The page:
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Using a line of Javascript & PHP in a WordPress page (6 posts)

  1. sildona
    Member
    Posted 1 year ago #

    I have a button that validates prior to processing.

    <input type='button' onClick='validateAndSubmit();' value='Process' />

    Evidently, Javascript is not a core feature of WordPress and requires some little dinking around.

    I have read the Codex on how to call a Javascript file, but this is embedded in a PHP file.

    How do I get this line to work in my WordPress page?

    Thanks,

  2. noahjonah
    Member
    Posted 1 year ago #

    When dealing with Javascript/jquery, you will need to split up that file and place each piece where it needs to go.
    http://digwp.com/2009/06/including-jquery-in-wordpress-the-right-way/

  3. Including Javascript in a post is a bit tricky. I think it's ok to have the js file in the php file, but if you really want to add it to the post, have a look at the instructions here:

    http://codex.wordpress.org/Using_Javascript#JavaScript_in_Posts

  4. sildona
    Member
    Posted 1 year ago #

    It's a pain the _ _ _. Working with WordPress is analogous to buying a stripped-down car. If someone wants an airbag or maybe a horn or some seatbelts, they're required to install these pieces themselves. Pretty ridiculous. Really WordPress?.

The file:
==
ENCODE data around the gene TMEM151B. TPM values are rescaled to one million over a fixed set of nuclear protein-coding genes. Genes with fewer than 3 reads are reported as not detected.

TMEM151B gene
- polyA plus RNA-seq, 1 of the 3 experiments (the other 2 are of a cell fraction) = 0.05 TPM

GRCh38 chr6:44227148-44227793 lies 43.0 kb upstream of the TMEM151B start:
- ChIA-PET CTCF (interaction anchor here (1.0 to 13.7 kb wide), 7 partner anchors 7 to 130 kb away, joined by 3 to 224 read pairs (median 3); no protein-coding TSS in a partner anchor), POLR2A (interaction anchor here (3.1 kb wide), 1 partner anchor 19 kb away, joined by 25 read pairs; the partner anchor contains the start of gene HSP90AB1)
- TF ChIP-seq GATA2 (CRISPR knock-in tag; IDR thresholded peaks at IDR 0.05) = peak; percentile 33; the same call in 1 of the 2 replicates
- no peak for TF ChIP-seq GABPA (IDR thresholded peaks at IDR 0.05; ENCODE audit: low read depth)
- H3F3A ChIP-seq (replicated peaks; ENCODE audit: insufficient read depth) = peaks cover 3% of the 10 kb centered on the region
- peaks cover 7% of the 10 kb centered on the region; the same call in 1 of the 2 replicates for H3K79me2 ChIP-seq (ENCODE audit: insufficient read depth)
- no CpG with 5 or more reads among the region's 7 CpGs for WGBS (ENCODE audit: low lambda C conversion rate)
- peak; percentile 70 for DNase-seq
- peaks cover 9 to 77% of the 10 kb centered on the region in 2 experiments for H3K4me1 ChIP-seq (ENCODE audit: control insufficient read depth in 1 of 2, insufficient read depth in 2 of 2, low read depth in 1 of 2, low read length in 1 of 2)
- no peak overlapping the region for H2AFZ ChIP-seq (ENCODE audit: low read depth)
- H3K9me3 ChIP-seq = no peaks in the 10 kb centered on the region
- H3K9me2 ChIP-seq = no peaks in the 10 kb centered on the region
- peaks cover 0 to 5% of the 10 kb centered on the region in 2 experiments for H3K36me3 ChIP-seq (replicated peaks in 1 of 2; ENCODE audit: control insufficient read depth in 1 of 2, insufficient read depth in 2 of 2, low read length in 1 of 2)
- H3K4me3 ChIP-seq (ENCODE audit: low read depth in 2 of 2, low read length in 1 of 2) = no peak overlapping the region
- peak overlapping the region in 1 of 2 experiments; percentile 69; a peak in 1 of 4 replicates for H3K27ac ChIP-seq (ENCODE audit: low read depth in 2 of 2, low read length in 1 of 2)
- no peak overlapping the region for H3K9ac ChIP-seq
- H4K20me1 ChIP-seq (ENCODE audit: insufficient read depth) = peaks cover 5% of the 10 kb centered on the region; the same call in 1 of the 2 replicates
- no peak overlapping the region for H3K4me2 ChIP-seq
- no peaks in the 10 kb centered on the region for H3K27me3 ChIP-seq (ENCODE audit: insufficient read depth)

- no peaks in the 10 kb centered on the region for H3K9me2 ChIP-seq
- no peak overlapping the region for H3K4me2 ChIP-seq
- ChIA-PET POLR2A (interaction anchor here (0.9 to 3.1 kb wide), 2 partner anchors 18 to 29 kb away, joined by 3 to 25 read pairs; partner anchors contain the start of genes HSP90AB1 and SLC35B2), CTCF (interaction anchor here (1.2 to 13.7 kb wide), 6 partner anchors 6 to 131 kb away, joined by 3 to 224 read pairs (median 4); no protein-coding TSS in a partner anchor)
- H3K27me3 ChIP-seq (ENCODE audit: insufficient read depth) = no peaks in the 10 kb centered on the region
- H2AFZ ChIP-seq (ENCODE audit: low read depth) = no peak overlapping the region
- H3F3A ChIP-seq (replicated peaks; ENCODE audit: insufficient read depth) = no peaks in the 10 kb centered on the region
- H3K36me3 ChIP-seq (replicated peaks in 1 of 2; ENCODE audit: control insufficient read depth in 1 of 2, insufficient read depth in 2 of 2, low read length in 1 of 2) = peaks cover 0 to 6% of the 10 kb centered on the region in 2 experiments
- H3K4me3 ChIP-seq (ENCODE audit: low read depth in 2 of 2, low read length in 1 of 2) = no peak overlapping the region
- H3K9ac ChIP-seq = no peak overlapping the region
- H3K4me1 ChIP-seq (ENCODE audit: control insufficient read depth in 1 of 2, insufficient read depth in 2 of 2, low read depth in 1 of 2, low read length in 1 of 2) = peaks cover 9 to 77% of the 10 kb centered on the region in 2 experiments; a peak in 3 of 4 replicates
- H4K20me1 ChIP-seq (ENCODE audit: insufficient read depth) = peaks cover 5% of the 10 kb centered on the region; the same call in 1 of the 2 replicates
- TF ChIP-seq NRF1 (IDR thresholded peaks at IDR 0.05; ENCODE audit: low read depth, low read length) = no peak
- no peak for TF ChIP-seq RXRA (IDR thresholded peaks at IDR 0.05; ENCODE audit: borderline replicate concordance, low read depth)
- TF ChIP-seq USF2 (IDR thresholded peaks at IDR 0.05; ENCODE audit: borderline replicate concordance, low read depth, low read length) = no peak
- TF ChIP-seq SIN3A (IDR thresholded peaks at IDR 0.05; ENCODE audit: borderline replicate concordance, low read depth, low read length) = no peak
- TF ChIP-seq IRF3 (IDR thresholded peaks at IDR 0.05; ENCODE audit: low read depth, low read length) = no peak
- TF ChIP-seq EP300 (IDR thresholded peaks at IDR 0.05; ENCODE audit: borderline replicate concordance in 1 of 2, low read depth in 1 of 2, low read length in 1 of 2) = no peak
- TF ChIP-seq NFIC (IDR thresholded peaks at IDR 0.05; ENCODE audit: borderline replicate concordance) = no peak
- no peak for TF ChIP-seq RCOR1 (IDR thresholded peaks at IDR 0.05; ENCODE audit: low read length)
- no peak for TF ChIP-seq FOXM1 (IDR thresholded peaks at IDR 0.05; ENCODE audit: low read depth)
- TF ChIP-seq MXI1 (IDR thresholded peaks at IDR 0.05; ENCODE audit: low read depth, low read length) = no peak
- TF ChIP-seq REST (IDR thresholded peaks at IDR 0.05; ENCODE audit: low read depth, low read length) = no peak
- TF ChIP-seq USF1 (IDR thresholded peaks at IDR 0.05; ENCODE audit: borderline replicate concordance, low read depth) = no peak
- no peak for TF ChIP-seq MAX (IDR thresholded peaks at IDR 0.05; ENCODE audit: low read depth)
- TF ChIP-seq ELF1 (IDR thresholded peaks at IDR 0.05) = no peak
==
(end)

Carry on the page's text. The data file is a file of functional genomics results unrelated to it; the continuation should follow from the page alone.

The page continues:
5. Considering that WordPress powers a huge portion of the Internet, I think that you'll find a lot of people would disagree. There is a learning curve of course...

    As I mentioned earlier, it might be easier for you to make a custom template and just enter your js in the php file.

  6. sildona
    Member
    Posted 1 year ago #

    "Learning curve" is much different than "some assembly required."

    Learning WP consists of mastering its inherent operations, its admin panel, for instance, which is WordPress' seat. Basically, the learning curve for WordPress is about 30 minutes. It's learning how to operate WP as a functional program.

    Some assembly required means such things as having to install code in a WordPress template because the essential functionality to recognize other certain code isn't within the primary vehicle. Some assembly required means having to construct things like "a custom template" and do a couple more tasks to make the primary vehicle work properly. Some assembly required extends beyond Javascript to Ajax to PHP--all of which require some sort of additional tinkering if one is to incorporate any of it in a page (PHP being kind of the exception because some third-party plugins are available that make the task somewhat more automated, but the fact remains that someone had to assemble these because WordPress didn't easily offer the needed functionality). But my point is clear ... some assembly required ... that's WordPress.

    I didn't say WordPress isn't functional. It is. I didn't say it isn't useful. It is. I didn't say it isn't better than other options ... it has a lot of advantages. Another useful analogy might be particle-board furniture, which is also useful and very popular--but like WordPress, there is some assembly required. Just because particle-board furniture populates many American homes ... just because many people who buy and assemble this furniture don't find it particularly troublesome doesn't alter the fact that it requires some assembly.

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